I see people at music and arts festivals with signs which generally say "Turn or Burn," and they are mocked.  No one takes them, and by extension Christianity, seriously.  When I see these people, I'm more likely to shout my opposition to their message than I am to say that I'm technically a part of their group****.
What churches should focus on is Jesus' teaching of unconditional love, justice and forgiveness, and put their energies into making the communities in which they're based better.  Fund community centers, create and run charities, provide counselling for broken homes.  Remember that song, "They'll Know We Are Christians by Our Love"?  We can bring that back.  These days, Christians are more likely to be known as hateful than loving, but we can change that if we bring good to the world, and stop fostering fear.
Bringing good to the world, by the way, doesn't mean "Make everyone Christian now".  Another stereotype of Christians is that we're pushy and we shove our beliefs down people's throats.  Unfortunately, this is reinforced by conservative Christian politicians trying to encode conservative Christian ethics into law.  I've written my thoughts on this phenomenon before on Facebook, and they can be summed up like this: if you're going to make everyone live like conservative Christians, you have to make sure everyone sincerely becomes a conservative Christian first.
Frankly, many people in this country are perfectly content not being Christian at all.  My girlfriend was raised Jewish and feels Christianity doesn't fit with her; many of my friends are satisfied being atheist, Muslim, Buddhist or whatever.  They do not feel a need for Christianity in their lives, and for Christians to assume otherwise and try to change them is demeaning to the individual's right to experience the Divine in their own way.  I can't tell you how many people used to identify as Christians, but left the organized church (while remaining followers of Christ) due to the church being disrespectful of others.
Read John Shore's book I'm OK, You're Not- The Message We're Sending to Nonbelievers and Why We Should Stop.  There are so many stories from people who now hate (or at the very least distrust) Christianity because of appalling actions from people who believed that because they're Christians, they have a monopoly on truth and morality and everyone else are evil heathens with no ethics.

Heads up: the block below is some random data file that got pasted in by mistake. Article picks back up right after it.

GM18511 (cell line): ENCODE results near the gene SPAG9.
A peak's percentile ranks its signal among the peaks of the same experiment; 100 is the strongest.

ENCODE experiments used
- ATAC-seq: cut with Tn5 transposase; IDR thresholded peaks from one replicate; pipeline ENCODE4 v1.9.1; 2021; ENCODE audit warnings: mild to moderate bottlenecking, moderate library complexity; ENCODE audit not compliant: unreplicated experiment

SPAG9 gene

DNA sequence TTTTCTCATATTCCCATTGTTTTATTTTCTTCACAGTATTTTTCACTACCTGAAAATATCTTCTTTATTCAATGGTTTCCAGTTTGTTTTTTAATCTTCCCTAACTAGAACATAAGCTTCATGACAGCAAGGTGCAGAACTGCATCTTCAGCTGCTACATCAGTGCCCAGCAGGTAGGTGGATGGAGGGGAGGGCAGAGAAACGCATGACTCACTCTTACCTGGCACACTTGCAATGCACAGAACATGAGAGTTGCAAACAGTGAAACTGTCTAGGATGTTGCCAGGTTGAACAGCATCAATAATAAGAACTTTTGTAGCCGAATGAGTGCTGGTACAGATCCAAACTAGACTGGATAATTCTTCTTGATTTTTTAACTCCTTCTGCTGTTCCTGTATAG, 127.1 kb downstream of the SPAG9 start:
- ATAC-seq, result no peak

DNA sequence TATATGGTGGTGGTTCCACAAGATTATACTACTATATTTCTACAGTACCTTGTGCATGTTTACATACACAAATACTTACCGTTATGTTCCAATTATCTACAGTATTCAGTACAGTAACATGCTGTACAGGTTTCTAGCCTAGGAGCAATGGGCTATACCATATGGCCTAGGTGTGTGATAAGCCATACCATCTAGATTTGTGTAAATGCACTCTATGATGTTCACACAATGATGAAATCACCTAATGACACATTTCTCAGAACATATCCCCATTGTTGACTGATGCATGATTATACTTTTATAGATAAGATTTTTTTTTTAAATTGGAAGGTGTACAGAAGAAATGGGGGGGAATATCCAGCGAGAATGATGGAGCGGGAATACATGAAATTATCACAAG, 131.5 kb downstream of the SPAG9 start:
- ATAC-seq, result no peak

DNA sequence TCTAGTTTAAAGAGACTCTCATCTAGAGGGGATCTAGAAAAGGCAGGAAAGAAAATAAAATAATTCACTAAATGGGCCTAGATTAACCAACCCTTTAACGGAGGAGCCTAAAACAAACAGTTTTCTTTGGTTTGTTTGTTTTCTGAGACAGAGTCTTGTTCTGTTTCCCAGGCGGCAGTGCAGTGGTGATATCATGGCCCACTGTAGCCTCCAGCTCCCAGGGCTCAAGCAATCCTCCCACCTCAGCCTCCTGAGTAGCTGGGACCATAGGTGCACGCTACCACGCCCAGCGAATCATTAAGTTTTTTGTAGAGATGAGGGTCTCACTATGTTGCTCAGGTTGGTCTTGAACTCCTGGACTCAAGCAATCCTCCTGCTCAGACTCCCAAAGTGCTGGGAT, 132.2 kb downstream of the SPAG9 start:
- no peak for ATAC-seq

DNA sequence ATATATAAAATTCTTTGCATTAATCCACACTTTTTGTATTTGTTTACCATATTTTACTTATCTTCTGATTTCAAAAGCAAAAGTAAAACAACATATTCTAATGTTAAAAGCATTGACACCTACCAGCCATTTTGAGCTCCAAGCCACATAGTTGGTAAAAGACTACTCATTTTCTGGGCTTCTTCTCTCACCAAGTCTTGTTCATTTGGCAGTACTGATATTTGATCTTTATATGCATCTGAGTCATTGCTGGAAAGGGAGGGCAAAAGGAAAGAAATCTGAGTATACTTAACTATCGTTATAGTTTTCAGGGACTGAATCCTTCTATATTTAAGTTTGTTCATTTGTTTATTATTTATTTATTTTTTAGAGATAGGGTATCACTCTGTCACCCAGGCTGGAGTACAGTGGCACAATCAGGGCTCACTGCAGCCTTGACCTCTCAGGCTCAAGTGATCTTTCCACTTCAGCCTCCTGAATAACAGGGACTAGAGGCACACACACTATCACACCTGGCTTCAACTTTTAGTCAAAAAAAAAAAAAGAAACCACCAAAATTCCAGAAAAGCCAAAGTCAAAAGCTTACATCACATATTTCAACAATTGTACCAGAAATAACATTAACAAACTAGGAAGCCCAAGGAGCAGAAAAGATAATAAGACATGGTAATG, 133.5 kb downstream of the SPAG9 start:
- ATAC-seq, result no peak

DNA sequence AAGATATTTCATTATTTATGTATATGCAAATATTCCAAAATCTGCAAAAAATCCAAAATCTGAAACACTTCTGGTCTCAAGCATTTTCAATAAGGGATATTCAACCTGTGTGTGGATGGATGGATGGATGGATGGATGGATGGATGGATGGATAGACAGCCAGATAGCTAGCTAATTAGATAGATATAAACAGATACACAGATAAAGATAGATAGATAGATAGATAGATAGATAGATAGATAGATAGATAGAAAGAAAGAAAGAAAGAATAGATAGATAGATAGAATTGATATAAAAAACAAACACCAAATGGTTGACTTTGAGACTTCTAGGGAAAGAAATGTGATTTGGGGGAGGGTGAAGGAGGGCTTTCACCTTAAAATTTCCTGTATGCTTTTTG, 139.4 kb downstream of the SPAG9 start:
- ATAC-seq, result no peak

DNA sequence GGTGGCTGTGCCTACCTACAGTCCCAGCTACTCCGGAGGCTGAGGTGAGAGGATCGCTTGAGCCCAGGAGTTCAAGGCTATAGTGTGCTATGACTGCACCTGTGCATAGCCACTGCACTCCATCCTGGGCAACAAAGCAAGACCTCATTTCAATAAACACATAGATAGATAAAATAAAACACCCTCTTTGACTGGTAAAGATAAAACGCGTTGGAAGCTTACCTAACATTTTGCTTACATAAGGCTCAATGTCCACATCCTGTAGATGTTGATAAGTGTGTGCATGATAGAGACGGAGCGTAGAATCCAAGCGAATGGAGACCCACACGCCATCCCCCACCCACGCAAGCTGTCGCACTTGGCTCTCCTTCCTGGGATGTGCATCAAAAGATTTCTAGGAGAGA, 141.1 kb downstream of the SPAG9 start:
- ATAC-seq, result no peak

If Christians can back up and work on bettering themselves through their faith, and improving their communities without saying that non-christians are less than or that Christianity is the best thing ever yippee, then we become more easily respected, less easily dismissed or hated.  We become a part of the adventure in making this world we have the best possible, alongside Jews and Muslims and Hindus and Wiccans and atheists and all other human beings on this planet.
I am very critical Christianity; not because I hate it, but because I love it too much to let it die or be slapped with the "irrational" label and abandoned.  I have managed to remain associated with the church because I shifted my focus of what's important, and to apply a scholarly approach to issues of doctrine; some questions I'm still unsure about.  But it's precisely because I'm open to new interpretations of Scripture, based not on a reading of the latest translation into English but instead on understanding the culture and vernacular of the time, that my faith remains unshaken.  I'm committed to God because I'm not committed to taking the Bible or what any pastor says as-is, no questions asked.  I do believe that if we dare to ask questions and shift our focus, Christianity's image and trajectory will change for the better.
We just need to have courage to make that change happen.
Check out the article that partially inspired this post: "8 Ways Christian Fundamentalists Make People Convert- To Atheism or Agnosticism"
*Fun fact: It also has the most lesbians per capita.
**Non-religious friends: I know some of you guys like to make zombie Jesus jokes, but it's actually quite irksome and I'd appreciate it if you didn't mock one of the central tenets of my faith.
***My girlfriend wrote a whole post on her blog about the psychology of happiness.  You should read it.  Hi, honey!
****When the anti-theists marched in the San Francisco Pride parade, however, I didn't hesitate to shout "I'm Christian and I'm a dyke!" as loudly as I possibly could.